A 2014 study explored the usefulness of meditation programs and found that mindfulness meditation programs could improve anxiety symptoms over the course of 8 weeks.

Mindfulness is less about coping with anxiety and more about accepting your thoughts as they are and being curious about the thoughts or feelings that arise within you. Mindfulness helps with mental flexibility and helps promote feelings of control, which can increase resilience. When you become aware that you have the ability to choose what you focus on or how you think about something, it creates opportunities to choose a more positive perspective, like compassion or gratitude.

Long-Term Strategies for Anxiety Management

To decrease anxiety long-term, it helps to identify the source of the anxiety. However, if you find that doing this on your own is difficult, consider talking to a mental health professional about your anxiety. A licensed mental health provider can help you work through the root cause of your symptoms and give you helpful tools to help you manage them on your own, such as biofeedback training, relaxation techniques, and medication.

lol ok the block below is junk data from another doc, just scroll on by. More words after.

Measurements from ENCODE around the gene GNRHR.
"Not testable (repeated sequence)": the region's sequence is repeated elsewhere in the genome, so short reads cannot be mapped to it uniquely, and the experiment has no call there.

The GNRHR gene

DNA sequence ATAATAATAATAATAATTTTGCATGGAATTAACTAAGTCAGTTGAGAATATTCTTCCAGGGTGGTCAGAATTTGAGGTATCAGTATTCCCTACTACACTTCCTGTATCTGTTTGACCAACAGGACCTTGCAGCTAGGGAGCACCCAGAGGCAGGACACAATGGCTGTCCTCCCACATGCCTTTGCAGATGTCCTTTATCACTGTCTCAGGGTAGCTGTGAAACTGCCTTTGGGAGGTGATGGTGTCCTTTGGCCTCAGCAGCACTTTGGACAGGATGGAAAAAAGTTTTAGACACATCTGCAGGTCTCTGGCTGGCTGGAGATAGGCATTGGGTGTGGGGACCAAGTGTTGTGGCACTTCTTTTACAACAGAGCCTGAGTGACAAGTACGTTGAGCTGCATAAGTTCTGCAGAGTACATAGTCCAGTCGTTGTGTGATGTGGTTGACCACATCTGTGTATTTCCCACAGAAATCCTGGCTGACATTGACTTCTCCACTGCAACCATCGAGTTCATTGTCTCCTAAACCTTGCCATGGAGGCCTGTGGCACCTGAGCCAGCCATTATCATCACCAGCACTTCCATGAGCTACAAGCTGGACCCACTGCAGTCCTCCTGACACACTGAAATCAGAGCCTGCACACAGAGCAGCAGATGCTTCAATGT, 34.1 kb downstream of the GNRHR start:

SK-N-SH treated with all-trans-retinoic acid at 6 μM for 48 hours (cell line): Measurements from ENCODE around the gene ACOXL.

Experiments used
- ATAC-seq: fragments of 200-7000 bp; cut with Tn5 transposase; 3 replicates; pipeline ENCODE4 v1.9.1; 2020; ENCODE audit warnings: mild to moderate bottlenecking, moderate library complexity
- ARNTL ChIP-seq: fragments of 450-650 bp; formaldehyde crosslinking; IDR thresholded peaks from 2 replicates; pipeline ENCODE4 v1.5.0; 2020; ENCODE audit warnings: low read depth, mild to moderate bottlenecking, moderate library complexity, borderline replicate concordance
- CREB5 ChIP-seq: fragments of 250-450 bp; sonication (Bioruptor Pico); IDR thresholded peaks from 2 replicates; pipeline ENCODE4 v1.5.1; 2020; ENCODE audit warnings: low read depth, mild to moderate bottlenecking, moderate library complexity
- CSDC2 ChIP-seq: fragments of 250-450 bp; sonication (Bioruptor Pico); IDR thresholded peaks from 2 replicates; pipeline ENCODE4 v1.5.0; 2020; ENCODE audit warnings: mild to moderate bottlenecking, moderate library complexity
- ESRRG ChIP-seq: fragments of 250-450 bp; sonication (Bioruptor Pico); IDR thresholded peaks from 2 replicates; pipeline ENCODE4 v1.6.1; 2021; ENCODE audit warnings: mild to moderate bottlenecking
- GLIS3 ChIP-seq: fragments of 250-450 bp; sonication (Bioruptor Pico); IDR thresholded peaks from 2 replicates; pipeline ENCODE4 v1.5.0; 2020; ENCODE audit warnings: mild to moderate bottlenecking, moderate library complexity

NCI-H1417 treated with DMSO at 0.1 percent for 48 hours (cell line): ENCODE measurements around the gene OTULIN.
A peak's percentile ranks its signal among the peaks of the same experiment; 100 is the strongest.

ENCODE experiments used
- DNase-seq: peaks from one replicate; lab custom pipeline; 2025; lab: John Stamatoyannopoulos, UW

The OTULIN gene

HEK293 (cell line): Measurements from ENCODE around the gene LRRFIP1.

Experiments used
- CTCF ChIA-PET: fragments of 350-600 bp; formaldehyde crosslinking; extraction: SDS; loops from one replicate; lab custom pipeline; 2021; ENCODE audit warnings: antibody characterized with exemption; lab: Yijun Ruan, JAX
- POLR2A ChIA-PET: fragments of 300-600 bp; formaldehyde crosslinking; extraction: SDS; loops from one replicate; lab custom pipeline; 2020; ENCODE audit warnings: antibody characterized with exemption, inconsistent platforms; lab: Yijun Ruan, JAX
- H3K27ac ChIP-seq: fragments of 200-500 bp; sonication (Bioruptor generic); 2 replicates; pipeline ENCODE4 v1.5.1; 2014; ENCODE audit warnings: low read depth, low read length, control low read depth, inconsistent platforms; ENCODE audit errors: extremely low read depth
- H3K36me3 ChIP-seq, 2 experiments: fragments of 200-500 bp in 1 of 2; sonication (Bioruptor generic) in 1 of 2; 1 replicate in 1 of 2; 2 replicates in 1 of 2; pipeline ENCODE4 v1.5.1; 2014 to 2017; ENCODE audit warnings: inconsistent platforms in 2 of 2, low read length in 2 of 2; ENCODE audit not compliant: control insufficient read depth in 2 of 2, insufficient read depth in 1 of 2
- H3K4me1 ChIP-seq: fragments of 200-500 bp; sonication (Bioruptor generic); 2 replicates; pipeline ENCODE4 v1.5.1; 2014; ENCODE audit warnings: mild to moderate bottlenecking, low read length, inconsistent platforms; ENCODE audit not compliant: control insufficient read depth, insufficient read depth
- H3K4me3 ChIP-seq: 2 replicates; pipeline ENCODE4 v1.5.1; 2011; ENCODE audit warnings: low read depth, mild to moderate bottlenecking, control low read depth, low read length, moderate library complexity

Biofeedback refers to a therapist-led process in which the client analyzes and interprets their body’s responses to stimuli. This would allow you to manage your internal environment better and make modifications as needed.

Relaxation techniques are therapeutic processes intended to stop the increase of tension and promote a calm mind and body. These processes often incorporate diaphragmatic breathing, commonly known as deep breathing, which is helpful for managing anxiety. It slows down the heart rate, relaxes muscles in the gastrointestinal tract, slows down racing thoughts, decreases the likelihood of triggering the “fight or flight” reaction, and overall calms the nervous system.